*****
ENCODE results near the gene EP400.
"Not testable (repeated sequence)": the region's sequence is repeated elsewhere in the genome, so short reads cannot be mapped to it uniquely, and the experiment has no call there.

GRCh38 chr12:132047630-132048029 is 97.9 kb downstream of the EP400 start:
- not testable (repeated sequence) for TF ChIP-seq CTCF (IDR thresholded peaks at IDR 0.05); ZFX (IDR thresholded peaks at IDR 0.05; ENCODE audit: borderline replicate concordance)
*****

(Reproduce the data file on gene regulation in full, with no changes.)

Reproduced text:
ENCODE results near the gene EP400.
"Not testable (repeated sequence)": the region's sequence is repeated elsewhere in the genome, so short reads cannot be mapped to it uniquely, and the experiment has no call there.

GRCh38 chr12:132047630-132048029 is 97.9 kb downstream of the EP400 start:
- not testable (repeated sequence) for TF ChIP-seq CTCF (IDR thresholded peaks at IDR 0.05); ZFX (IDR thresholded peaks at IDR 0.05; ENCODE audit: borderline replicate concordance)